Terhi Utriainen is the director of LeNeRe project. She is Professor in the Study of Religion at the University of Turku and Adjunct Professor of Study of Religion and Gender Studies at Helsinki University. She specializes in contemporary vernacular religion in its dynamics and interplay with secular culture. She is also interested in ritual studies as well embodiment and emotions. Terhi has also published two novels.
Utriainen, Terhi. 2017. Enkeleitä työpöydällä: Arjen ja lumon etnografiaa. [Angels on my desk: Ethnography on everyday enchantments.] Helsinki: Finnish Litterature Society.
Ingman, Peik, Terhi Utriainen, Tuija Hovi & Måns Broo (eds.) 2016. The Relational Dynamics of Enchantment and Sacralization: Changing the Terms of the Religion Versus Secularity Debate. Sheffield: Equinox Publishing.
Utriainen, Terhi 2017. ”Healing Enchantment: How does Angel Healing Work?” In Spirit and Mind: Mental Health at the Intersection of Religion & Psychiatry, ed. Helena Basu, Roland Littlewood & Arne S. Steinforth. Münster: LIT Verlag, 253-273.
Utriainen, Terhi 2016.”Ritually Framing Enchantment: Momentary Religion and Everyday Realities”. Suomen Antropologi: Journal of the Finnish Anthropological Society 41(4), 46-61.
Utriainen, Terhi, Måns Broo, Linda Annunen & Nanam Blomqvist 2015. “Practices Engaging Materialities and Bodies”. In In the Outskirts of the Church: Diversity, Fluidities and New Spaces for Religion in Finland. ed., Peter Nynäs, Ruth Ilmann, and Tuomas Martikainen. Nordic Studies in Religion and Culture: LIT, 95-110.
Linda Annunen is a post-doctoral researcher within the LeNeRe project. Her research interests include spiritual practices, the interplay between sound and spirituality, ritual studies and ethnographic fieldwork methods. Her doctoral thesis, titled Med fötterna på marken och huvudet i himlen: En ritualteoretisk studie av schamansitiska och västafrikanska trumverksamheter i finländska städer (“With feet on the ground and head in the clouds: A ritual theoretical study of shamanistic and West African drumming in Finnish cities”), examines drumming as a spiritual practice among contemporary Finnish citizens, and how such practices relate to theories of contemporary rituals.
Maija Butters holds an MA in cultural anthropology and is currently finalizing her doctoral thesis in the study of religions in the program of History and Cultural Heritage at the University of Helsinki, Finland. In her ethnographic study on contemporary death and dying in Finland, she focuses on the various cultural means that terminally ill people employ in order to handle their mortality. She has written on the metaphysical meaning of aesthetic experiences in the face of death, and in her dissertation she also examines rituals surrounding death and dying in hospital and hospice settings.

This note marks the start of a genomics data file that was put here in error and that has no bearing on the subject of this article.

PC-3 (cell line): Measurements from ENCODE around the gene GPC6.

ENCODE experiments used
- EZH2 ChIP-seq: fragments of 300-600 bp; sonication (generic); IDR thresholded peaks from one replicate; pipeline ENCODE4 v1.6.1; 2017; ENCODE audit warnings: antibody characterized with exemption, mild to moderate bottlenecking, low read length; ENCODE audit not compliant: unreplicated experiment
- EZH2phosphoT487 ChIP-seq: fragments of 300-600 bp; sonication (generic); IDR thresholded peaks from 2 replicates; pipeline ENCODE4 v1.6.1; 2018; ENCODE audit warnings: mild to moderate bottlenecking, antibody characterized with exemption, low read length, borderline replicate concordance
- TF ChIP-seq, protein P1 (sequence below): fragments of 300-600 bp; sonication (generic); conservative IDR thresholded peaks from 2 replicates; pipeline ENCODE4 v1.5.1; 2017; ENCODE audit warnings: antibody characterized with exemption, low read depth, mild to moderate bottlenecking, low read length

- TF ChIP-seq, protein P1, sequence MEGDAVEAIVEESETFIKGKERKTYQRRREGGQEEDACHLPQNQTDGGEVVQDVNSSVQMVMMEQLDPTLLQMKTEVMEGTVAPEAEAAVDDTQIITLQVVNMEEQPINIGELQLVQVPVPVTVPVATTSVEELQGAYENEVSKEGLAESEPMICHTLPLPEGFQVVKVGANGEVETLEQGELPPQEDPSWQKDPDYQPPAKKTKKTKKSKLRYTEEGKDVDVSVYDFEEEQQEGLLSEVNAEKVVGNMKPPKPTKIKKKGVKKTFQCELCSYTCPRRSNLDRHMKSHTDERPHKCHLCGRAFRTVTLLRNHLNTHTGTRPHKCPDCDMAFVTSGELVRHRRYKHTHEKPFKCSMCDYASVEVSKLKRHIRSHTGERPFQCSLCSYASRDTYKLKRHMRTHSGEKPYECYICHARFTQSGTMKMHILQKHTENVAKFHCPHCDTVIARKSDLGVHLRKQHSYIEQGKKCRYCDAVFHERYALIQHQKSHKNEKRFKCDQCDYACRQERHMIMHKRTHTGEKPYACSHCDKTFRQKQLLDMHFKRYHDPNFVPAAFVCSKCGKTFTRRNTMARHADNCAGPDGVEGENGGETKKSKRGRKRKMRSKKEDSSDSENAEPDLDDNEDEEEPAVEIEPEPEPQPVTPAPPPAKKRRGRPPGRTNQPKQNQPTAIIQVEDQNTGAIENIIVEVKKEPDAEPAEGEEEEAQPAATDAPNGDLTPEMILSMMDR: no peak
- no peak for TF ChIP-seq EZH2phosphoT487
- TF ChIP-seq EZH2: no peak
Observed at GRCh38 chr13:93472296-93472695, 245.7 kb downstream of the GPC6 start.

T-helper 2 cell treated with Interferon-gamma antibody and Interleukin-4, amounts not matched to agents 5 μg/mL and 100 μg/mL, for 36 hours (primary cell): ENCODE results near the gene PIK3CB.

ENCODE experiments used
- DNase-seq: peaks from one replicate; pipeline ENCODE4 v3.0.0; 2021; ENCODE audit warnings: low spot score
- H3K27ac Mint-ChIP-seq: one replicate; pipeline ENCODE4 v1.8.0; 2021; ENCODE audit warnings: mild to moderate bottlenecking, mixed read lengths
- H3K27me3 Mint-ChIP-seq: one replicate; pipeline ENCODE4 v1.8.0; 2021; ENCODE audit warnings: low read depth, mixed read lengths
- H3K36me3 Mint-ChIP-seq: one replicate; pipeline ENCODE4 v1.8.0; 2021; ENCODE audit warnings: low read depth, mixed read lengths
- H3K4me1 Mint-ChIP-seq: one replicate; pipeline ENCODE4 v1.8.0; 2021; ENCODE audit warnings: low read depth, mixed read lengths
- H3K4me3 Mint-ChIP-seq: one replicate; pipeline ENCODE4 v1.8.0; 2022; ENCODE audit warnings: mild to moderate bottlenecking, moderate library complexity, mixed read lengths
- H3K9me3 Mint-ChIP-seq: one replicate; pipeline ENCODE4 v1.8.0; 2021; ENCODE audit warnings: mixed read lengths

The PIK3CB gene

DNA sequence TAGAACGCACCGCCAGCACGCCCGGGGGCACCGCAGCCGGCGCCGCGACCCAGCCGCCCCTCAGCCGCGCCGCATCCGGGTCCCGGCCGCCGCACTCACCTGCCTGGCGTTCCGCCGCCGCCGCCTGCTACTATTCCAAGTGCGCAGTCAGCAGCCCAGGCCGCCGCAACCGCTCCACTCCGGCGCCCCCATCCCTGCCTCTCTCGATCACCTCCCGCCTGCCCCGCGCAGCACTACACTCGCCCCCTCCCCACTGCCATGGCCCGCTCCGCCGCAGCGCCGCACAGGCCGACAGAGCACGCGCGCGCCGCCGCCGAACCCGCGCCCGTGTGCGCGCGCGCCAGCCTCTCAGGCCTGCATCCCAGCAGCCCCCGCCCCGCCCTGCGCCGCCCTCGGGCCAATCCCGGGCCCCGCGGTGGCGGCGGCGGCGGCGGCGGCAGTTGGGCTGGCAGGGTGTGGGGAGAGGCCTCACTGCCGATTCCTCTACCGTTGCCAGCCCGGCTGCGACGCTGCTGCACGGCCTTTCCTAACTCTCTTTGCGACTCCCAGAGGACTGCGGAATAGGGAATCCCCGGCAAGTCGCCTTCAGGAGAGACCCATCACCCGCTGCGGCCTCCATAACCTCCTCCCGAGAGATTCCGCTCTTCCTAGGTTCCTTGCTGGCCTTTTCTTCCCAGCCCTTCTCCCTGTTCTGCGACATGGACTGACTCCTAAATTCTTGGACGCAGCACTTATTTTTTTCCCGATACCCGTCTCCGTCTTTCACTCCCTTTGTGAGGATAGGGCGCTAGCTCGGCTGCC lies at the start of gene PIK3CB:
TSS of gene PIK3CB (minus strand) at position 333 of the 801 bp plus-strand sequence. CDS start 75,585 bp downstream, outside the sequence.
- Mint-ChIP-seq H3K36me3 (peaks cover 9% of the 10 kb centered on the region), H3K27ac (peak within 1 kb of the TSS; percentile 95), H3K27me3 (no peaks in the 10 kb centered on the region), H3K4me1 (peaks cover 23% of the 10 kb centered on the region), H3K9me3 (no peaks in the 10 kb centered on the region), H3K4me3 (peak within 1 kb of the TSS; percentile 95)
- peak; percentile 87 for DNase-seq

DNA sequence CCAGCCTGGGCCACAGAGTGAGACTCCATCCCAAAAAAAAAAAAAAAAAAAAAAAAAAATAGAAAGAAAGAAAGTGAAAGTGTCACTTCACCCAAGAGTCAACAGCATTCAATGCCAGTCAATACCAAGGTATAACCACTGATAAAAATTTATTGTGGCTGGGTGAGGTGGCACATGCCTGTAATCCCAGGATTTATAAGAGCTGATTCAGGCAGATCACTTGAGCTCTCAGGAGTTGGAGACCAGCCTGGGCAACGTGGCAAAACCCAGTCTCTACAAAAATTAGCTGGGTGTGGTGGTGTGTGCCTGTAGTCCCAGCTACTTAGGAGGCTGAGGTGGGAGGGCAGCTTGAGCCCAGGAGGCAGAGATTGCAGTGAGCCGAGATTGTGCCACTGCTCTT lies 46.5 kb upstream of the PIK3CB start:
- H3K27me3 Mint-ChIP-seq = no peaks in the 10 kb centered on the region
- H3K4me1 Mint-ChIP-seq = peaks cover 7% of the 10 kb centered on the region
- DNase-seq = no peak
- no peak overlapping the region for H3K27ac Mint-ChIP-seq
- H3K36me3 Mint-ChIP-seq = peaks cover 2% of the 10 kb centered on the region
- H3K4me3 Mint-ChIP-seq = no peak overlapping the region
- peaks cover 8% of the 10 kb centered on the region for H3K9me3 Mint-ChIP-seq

Maija is involved with hospice education, and she lectures on culturally sensitive patient care in hospitals and at medical conferences. She also teaches within and outside the academy on death cultures and rituals in a range of religious traditions. Previously she has published on Buddhist art and Tibetan culture. Such philosophical and anthropological themes as embodiment, rituals, aesthetics, suffering and joy are close to her heart.
Ville Husgafvel is a doctoral student in the Study of Religion at the University of Helsinki. In his PhD dissertation, he studies the recontextualization of Buddhist meditation practices in contemporary mindfulness-based programmes. Specific areas of expertise also include Western Buddhism, the concept of religion, embodiment and ritual practice.
Helena Kupari is a member of LeNeRe project and will be employed as Postdoctoral Researcher in the project during 2022–23. At present, she is Postdoctoral Researcher at the Department of Cultures of the University of Helsinki, conducting research on conversion to Orthodox Christianity among Finnish artists and cultural professionals. Kupari specializes in contemporary lived Christianity, especially Eastern Orthodoxy, and its intersections with gender, age, ethnicity, and social class. Her interests also include religious socialization, theories of practice and embodiment, as well as the intertwinement of religion and social power.
Kupari, Helena, and Elina Vuola, eds. 2019. Orthodox Christianity and Gender: Dynamics of Tradition, Culture and Lived Practice. London: Routledge.
Kupari, Helena. 2016. Lifelong Religion as Habitus: Religious Practice among Displaced Karelian Orthodox Women in Finland. Leiden: Brill.
Tiina Mahlamäki is Senior lecturer in the Study of Religion at the University of Turku. She specializes in Western Esotericism, biographical studies, gender and religion, civil religion, and non-religiosity. She is also interested in research ethics and creative nonfiction.